Writing your memoirs

What is your unique life story?

Matilda Dray 29 February 2020

Have you always wanted to write your memoirs but don’t know how to start?

WWII veteran Phil Wilkins has been helping fellow members at Kawana Waters RSL Sub Branch record their history and he has some great tips!


  1. The hardest part will be getting started. Once you begin it will only get easier, so take the leap!
  2. There are three main ways to capture your story:
    1. Type it up on your computer
    2. Write it down using a notepad and pen
    3. Use a voice recorder or dictaphone. There are numerous free applications that you can download onto your phone, and it can then be transcribed, either by yourself or someone else. www.rev.com offers a good value transcription service.
  3. Here are some suggested questions to get you started:
    1. Date and location of birth
    2. Names of Parents and siblings
    3. Your earliest recollections
    4. Where you lived
    5. Your schools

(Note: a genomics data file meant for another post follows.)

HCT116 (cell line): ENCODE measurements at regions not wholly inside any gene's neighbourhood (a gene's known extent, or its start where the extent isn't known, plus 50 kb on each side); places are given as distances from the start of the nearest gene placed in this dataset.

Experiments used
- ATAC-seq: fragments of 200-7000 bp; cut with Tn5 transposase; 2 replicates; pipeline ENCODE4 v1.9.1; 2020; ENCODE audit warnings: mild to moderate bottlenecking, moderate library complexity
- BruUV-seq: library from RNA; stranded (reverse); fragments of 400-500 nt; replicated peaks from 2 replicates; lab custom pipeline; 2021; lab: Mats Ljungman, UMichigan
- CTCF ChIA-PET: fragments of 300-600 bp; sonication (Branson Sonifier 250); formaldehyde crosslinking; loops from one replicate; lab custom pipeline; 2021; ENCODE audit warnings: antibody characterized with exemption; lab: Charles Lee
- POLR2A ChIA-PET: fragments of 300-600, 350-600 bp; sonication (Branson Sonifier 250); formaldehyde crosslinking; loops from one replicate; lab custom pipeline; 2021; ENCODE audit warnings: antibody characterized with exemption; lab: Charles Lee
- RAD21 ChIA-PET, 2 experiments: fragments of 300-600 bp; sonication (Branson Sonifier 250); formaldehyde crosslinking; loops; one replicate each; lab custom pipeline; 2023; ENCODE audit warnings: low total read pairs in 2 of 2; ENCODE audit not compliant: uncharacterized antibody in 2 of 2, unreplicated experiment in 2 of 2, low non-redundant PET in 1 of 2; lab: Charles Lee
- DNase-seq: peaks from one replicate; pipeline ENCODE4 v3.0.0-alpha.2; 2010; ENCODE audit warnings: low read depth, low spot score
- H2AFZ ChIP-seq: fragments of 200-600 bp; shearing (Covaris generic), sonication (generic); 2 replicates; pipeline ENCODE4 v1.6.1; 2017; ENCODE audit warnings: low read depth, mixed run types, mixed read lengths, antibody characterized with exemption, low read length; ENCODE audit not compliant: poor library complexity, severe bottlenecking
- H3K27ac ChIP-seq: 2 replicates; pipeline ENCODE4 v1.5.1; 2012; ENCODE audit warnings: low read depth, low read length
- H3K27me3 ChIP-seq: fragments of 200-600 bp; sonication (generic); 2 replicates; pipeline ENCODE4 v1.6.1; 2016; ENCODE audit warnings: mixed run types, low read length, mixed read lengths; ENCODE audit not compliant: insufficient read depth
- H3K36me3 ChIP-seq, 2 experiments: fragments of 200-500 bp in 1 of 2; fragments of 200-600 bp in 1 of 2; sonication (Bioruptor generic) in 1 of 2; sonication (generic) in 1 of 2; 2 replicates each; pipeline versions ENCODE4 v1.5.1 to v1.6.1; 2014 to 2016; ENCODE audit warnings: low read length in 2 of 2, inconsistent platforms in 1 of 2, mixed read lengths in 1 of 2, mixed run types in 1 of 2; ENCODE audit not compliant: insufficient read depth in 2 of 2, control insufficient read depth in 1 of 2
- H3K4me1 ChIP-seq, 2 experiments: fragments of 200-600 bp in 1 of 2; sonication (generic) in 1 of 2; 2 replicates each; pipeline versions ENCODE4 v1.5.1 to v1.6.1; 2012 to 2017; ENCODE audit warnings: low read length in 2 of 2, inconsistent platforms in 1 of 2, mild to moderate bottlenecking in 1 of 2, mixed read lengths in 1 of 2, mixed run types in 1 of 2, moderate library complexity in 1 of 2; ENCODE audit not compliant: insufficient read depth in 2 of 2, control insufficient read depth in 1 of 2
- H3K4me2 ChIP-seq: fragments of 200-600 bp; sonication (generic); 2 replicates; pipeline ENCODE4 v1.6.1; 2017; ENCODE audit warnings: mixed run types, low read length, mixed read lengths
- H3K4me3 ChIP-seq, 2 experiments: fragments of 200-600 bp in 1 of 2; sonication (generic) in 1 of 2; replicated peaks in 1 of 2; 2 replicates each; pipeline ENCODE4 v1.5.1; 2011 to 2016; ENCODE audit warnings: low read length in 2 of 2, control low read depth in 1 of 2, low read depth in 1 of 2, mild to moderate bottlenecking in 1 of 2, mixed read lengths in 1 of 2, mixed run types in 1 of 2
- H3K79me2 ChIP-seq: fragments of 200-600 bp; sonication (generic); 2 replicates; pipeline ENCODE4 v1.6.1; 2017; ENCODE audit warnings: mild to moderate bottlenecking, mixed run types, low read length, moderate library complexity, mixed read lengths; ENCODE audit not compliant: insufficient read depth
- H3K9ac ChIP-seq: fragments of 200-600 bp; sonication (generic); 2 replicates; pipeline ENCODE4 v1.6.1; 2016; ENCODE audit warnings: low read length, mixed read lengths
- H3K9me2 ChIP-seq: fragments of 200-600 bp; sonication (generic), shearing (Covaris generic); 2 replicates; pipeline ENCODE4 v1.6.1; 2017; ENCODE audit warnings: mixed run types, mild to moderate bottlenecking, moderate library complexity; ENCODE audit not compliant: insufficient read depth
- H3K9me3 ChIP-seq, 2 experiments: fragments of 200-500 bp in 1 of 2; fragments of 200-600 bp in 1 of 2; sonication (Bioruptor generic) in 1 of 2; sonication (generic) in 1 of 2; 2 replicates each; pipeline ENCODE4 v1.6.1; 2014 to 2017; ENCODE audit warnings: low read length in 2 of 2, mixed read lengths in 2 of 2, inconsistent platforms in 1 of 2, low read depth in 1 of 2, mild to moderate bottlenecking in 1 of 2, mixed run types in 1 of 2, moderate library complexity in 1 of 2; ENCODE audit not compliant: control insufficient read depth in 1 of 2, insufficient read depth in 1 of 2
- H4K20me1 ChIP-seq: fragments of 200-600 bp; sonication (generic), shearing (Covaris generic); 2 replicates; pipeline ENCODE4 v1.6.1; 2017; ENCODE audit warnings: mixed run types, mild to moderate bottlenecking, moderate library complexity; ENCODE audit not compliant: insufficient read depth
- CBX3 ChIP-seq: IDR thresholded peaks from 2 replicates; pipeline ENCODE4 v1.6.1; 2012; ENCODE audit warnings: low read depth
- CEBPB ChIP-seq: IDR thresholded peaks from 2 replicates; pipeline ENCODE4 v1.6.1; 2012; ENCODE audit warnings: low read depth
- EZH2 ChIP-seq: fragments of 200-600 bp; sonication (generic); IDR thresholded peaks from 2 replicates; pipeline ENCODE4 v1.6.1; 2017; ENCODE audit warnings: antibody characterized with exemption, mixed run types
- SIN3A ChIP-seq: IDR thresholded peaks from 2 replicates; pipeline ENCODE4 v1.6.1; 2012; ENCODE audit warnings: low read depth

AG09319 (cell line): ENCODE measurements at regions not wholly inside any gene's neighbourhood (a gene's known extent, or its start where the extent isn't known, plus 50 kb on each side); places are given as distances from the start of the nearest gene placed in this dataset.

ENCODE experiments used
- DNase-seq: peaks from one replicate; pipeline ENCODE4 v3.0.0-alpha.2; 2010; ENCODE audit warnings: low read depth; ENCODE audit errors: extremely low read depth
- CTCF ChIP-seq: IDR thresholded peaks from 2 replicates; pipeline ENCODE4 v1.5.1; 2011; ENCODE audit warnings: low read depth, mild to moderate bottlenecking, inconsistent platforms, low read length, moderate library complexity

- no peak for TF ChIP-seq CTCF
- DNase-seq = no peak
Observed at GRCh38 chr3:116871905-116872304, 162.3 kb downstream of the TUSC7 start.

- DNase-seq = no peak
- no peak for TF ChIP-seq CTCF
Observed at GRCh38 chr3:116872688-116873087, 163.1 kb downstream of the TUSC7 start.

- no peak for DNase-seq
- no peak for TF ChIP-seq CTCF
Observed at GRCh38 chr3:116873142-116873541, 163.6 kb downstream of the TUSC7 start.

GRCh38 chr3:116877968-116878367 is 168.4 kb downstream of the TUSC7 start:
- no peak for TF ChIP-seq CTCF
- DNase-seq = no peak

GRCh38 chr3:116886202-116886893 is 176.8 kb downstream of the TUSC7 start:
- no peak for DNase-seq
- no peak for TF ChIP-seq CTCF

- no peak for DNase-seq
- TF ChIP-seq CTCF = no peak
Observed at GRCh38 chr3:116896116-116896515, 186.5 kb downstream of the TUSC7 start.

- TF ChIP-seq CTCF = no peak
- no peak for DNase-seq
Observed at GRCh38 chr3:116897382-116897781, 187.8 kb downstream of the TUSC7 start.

6. Games you played
    7. Interaction with other children
    8. Sports you played
    9. Holidays you went on
    10. Defence career
    11. Marriage and children
  4. Contact Phil Wilkins for another 60 questions.
  5. Edit your memoir to ensure it's easy to read.
  6. Include photos from your life.
  7. Print copies for your friends and family members and email them a digital version in case they lose the hard copy.
  8. If you would like help or further advice, Phil would love to hear from you via 0417 958 257 or phillipcarterwilkins@gmail.com


Phil’s project began more than two years ago when he began organising a monthly morning tea for WWII veterans. The group gathers in the Kawana Waters Surf Club to eat scones, drink coffee and talk. They call themselves the ‘Mouldy Oldies’ and are financed by their local Sub Branch.

Phil sits down with veterans and asks questions about their life. He uses a voice recorder, types up the conversation, edits it into a story, includes photos and produces it into a hard copy document.

He is passionate about both his Mouldy Oldies group and producing memoirs and urges other Sub Branches to consider undertaking similar projects. Within the next eight years, Phil says most of the WWII veterans will have passed on, so time is running out.

“Write down your memoirs,” says Phil.

“I know from experience that the people left behind – such as your grandchildren or great grandchildren – would enjoy reading them. And it isn’t necessarily just your wartime experiences, but also your life as a whole, that is important.”

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